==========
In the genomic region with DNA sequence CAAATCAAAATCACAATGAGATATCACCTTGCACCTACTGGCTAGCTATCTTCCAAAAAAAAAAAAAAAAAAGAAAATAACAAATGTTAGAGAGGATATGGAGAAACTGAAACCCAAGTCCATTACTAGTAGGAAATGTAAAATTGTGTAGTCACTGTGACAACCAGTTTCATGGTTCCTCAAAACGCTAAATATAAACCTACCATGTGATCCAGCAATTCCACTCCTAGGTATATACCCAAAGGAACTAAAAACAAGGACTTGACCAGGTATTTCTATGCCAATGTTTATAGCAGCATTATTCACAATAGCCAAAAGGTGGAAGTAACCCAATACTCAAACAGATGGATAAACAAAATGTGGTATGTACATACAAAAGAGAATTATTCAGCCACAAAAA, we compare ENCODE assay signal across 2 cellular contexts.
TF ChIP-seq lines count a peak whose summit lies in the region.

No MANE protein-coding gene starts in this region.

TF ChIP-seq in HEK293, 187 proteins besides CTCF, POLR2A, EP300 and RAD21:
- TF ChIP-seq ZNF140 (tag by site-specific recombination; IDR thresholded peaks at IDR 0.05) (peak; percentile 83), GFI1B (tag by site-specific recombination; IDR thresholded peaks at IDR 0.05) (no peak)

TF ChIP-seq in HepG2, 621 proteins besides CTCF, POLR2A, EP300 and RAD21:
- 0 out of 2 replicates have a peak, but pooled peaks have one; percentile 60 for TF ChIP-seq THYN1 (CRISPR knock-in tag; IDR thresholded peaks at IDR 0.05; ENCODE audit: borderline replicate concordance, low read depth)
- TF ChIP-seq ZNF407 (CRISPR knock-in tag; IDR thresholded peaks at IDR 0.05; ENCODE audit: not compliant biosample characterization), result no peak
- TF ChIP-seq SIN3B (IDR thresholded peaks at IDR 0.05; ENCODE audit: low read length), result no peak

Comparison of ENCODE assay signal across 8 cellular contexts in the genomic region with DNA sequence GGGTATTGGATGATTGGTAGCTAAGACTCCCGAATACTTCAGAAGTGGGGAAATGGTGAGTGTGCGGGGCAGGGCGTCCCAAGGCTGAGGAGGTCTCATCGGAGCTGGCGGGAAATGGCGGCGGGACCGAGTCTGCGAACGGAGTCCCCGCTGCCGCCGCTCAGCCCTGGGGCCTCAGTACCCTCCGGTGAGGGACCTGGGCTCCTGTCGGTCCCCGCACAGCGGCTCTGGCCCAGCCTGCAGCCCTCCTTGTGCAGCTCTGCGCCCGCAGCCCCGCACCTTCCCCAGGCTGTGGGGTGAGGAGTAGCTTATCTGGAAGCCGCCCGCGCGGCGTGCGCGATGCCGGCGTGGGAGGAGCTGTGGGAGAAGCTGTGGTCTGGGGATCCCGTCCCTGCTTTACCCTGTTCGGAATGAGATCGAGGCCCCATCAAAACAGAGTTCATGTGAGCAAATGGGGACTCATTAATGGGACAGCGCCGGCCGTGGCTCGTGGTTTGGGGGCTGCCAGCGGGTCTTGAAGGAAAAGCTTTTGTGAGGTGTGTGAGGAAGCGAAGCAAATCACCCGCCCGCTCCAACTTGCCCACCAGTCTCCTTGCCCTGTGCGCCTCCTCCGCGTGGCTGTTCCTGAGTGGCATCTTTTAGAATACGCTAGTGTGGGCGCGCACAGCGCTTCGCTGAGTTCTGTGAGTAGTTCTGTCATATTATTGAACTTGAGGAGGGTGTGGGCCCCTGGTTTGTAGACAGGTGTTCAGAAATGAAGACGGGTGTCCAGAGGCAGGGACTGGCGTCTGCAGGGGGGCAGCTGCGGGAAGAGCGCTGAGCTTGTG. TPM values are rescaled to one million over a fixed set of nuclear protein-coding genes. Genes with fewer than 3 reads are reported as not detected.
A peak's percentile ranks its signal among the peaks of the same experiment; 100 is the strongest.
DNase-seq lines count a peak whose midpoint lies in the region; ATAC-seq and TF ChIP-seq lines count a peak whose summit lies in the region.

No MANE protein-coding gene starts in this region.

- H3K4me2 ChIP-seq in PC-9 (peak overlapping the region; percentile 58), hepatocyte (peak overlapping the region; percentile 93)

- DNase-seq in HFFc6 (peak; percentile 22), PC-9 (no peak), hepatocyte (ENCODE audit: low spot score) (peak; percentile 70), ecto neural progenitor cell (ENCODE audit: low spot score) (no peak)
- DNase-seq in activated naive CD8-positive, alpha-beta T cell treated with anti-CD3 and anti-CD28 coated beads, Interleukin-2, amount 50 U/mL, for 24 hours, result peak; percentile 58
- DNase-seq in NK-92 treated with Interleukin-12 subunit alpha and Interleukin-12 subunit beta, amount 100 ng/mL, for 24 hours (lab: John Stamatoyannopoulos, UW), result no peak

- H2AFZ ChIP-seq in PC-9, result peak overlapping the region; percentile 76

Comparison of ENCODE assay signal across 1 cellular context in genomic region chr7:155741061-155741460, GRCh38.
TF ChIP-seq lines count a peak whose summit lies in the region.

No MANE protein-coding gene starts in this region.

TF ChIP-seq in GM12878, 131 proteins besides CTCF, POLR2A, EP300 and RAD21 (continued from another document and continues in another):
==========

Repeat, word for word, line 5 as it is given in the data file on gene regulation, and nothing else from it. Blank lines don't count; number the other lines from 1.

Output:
- TF ChIP-seq ZNF140 (tag by site-specific recombination; IDR thresholded peaks at IDR 0.05) (peak; percentile 83), GFI1B (tag by site-specific recombination; IDR thresholded peaks at IDR 0.05) (no peak)